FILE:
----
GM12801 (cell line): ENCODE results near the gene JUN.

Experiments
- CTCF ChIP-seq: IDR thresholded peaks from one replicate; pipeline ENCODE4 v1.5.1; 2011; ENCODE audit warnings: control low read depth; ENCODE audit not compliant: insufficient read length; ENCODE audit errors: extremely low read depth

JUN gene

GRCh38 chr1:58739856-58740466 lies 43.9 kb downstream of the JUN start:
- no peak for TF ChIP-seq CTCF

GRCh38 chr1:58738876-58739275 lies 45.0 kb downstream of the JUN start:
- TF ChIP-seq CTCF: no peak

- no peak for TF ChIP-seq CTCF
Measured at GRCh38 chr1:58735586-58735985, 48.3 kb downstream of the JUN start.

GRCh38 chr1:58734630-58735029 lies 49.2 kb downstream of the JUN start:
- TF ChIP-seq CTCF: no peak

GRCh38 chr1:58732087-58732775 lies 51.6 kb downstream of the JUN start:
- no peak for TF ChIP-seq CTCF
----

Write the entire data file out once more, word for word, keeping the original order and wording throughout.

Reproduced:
GM12801 (cell line): ENCODE results near the gene JUN.

Experiments
- CTCF ChIP-seq: IDR thresholded peaks from one replicate; pipeline ENCODE4 v1.5.1; 2011; ENCODE audit warnings: control low read depth; ENCODE audit not compliant: insufficient read length; ENCODE audit errors: extremely low read depth

JUN gene

GRCh38 chr1:58739856-58740466 lies 43.9 kb downstream of the JUN start:
- no peak for TF ChIP-seq CTCF

GRCh38 chr1:58738876-58739275 lies 45.0 kb downstream of the JUN start:
- TF ChIP-seq CTCF: no peak

- no peak for TF ChIP-seq CTCF
Measured at GRCh38 chr1:58735586-58735985, 48.3 kb downstream of the JUN start.

GRCh38 chr1:58734630-58735029 lies 49.2 kb downstream of the JUN start:
- TF ChIP-seq CTCF: no peak

GRCh38 chr1:58732087-58732775 lies 51.6 kb downstream of the JUN start:
- no peak for TF ChIP-seq CTCF